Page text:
03/27/2010 02:13 pm ET | Updated May 25, 2011

Hackers Go Mobile: Is Your Cell Phone Prepared?

The current investigation into the mobile phone hacking operation allegedly perpetrated by the UK's News of the World has highlighted the vulnerability of mobile communications that politicians, celebrities and everyday users have neglected to protect from unauthorized use. As we increasingly move from using personal computers to relying on mobile handsets, the need for individuals to take steps to protect the data on their handsets grows ever more urgent. Mobile usage is vast. Each day, billions of messages are sent via mobile around the world, which is more texts than Google searches..

Hackers can use a variety of methods to access voice and data transferred via, or stored on, mobile handsets, be it images, text messages, or even voice mails. This includes everything from installing ghost programs on the handset that will monitor all communications to accessing over-air radio wave transmissions from the mobile. Sophisticated spy software exists that users wouldn't even know is on their phone. However, there are simple steps that users can take to ensure that their personal information is not compromised.

Mike Hawkes, Director of Security for the Mobile Data Association suggests top tips for consumers and businesses who want to prevent unauthorized access of their private information.

How to protect your mobile from hackers:

  1. Consider how information is stored on your handset. If you were to lose your handset, would someone else be able to easily access passwords, bank details or other personal details?
  2. Ensure your handset is password-protected and, if possible, encrypted.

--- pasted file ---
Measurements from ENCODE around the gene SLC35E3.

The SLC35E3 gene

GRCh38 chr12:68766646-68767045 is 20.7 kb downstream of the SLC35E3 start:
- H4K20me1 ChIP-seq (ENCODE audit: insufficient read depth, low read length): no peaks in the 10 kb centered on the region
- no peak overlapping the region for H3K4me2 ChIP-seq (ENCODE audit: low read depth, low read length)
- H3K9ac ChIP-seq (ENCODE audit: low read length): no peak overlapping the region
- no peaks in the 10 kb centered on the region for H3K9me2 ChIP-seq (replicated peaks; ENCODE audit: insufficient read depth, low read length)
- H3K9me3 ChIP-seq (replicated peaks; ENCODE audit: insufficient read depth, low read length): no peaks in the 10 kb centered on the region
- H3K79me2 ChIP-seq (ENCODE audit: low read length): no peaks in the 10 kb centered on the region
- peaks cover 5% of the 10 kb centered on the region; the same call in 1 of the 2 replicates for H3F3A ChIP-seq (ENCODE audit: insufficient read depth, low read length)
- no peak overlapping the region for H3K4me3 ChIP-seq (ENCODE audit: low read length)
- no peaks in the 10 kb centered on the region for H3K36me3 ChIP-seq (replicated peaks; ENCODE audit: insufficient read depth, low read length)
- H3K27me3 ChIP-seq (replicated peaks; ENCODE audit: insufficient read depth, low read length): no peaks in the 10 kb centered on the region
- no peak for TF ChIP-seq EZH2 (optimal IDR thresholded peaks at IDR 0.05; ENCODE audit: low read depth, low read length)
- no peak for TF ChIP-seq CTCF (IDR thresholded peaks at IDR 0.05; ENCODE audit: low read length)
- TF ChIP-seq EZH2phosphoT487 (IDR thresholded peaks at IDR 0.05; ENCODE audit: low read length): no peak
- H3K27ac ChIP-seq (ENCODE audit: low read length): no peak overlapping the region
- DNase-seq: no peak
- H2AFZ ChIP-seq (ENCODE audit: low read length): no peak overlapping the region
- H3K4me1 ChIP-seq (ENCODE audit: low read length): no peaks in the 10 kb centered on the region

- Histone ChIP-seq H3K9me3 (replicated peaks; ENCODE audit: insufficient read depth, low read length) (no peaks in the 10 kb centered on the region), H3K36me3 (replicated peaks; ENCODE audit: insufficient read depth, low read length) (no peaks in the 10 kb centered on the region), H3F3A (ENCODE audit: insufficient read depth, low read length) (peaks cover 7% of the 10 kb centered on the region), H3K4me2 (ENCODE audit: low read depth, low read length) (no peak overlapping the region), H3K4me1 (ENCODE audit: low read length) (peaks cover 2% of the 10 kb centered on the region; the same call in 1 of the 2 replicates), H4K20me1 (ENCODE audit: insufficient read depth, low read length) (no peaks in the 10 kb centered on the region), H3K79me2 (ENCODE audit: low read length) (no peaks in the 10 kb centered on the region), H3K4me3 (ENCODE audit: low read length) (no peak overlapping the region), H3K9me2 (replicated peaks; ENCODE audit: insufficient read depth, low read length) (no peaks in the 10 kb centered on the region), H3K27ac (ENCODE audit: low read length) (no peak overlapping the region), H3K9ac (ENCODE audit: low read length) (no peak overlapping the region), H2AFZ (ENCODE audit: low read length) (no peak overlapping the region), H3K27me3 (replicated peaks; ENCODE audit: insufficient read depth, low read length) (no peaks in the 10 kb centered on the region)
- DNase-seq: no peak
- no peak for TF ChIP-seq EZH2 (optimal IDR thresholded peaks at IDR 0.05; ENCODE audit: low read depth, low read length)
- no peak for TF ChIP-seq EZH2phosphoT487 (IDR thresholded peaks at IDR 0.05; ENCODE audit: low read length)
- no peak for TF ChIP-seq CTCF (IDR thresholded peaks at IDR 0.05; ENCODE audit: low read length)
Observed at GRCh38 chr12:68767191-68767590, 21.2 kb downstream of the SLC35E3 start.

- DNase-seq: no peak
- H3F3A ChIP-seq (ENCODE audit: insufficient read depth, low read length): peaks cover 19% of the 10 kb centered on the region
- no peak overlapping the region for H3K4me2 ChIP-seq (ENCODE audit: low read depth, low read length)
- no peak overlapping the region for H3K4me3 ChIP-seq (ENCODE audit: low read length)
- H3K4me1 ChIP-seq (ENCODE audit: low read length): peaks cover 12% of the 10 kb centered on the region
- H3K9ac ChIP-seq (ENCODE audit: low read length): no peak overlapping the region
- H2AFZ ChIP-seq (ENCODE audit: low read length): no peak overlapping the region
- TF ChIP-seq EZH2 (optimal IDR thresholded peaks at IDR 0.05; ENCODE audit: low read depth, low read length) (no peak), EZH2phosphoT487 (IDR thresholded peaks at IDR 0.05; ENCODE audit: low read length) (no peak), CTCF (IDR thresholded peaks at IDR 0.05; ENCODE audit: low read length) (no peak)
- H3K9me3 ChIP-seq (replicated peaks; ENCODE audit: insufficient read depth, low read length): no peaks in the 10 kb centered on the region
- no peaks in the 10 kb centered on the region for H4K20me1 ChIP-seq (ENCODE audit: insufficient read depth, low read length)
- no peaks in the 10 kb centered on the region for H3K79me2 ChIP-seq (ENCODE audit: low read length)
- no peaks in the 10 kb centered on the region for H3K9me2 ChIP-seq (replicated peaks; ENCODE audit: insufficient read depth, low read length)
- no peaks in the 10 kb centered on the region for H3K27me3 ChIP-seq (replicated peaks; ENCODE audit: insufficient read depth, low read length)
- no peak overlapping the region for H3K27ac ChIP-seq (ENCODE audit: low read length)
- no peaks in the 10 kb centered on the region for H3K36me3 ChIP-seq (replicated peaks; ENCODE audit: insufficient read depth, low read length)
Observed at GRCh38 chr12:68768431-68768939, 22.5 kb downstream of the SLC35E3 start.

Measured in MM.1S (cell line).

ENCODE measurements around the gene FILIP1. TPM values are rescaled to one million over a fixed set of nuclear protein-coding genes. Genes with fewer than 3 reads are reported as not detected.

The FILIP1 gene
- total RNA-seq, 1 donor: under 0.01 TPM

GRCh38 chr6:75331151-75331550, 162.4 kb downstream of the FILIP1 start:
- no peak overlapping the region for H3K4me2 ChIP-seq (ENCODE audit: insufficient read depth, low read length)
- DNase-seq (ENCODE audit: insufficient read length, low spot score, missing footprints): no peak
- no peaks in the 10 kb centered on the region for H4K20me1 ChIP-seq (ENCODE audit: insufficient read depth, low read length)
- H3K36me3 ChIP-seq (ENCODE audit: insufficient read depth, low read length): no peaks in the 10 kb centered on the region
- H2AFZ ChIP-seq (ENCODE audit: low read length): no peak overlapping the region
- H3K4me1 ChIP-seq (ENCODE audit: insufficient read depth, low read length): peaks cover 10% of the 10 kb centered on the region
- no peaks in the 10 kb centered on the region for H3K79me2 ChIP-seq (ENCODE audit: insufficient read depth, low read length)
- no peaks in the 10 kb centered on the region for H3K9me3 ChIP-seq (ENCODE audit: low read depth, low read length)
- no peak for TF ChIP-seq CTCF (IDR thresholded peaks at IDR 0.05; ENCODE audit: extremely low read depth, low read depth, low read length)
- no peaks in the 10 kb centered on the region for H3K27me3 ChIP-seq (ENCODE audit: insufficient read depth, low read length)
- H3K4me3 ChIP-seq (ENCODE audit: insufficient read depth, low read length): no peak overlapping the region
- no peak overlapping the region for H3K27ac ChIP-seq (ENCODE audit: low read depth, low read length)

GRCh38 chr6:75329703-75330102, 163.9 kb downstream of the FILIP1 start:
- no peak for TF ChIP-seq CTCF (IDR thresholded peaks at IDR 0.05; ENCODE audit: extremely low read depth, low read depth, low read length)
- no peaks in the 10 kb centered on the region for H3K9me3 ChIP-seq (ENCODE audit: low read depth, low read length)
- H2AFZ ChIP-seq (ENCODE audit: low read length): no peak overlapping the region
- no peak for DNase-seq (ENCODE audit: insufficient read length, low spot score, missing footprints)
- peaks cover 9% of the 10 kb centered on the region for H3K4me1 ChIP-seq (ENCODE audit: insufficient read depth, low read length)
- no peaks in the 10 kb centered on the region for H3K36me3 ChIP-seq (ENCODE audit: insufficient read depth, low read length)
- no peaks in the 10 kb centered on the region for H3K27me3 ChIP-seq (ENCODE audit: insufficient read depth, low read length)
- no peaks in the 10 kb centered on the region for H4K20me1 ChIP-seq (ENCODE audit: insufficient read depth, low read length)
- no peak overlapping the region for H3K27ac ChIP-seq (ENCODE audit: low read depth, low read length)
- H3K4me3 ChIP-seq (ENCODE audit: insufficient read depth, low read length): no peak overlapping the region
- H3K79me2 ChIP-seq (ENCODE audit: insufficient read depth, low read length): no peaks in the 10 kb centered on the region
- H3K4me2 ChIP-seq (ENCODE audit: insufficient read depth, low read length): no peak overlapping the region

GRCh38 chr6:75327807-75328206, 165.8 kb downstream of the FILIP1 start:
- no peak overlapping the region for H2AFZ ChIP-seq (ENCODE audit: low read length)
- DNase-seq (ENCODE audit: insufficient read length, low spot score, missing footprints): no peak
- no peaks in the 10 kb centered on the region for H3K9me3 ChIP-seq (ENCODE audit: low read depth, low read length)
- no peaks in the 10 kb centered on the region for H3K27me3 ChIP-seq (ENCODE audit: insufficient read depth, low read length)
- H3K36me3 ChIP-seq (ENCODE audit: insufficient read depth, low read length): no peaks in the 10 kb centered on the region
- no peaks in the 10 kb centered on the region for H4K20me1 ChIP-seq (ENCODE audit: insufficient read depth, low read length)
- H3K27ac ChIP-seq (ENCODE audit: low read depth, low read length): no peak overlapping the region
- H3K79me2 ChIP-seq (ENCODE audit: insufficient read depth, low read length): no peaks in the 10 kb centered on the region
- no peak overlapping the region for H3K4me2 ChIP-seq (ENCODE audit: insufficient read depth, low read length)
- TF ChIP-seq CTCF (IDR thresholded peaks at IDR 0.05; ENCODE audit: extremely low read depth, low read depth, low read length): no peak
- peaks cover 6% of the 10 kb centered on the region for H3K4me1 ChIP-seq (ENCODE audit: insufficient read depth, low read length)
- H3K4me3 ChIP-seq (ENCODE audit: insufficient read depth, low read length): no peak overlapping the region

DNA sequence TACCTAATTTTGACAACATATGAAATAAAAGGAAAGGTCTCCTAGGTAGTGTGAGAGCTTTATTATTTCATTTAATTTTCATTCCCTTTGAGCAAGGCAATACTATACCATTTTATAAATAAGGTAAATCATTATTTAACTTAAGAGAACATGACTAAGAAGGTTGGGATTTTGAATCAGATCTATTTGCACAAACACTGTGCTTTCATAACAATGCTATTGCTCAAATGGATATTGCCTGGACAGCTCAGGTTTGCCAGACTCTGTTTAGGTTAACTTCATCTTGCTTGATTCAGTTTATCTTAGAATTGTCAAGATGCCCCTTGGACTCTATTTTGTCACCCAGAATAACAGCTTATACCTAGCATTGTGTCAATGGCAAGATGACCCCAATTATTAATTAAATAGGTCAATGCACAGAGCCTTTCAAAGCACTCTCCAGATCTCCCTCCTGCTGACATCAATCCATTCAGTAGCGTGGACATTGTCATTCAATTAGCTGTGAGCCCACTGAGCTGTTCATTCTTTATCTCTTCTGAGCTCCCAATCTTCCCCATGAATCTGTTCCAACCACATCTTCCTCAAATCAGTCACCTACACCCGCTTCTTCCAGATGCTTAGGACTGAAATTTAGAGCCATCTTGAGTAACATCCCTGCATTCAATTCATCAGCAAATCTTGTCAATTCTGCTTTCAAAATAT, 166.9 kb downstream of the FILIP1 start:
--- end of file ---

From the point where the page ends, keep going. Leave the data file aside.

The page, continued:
3. Change your voice mail password. Users who fail to set a voice mail password are opening the door to would-be data thieves into their mail box, as networks will set all voice mail services with a default password that will remain the same until the user changes it directly.
  4. Think before you accept downloads pushed to you. In the same way that you wouldn't download a program from an unfamiliar source onto your computer, users need to consider the source of the content before installing on their handsets.
  5. If your handset can access WiFi, Bluetooth or other unprotected networks, think about the content you send and receive. While your provider network will protect you when you are accessing information on its network, any content you send or receive when connected to external networks like WiFi is not secure.
  6. Consider using one of a range of programs that can help protect data from unauthorized use both on your mobile handset and when in transit.

This crisis has exposed once and for all the necessity for both individuals and consumers to protect content on their mobile handsets. Mobiles now act as laptops as well as phones for accessing the internet. Make sure you are aware of the sheer extent of personal data you are storing and exchanging on your mobile, and take steps to prevent that from getting into the wrong hands.

Chris Brasington

CEO Starfish Consultants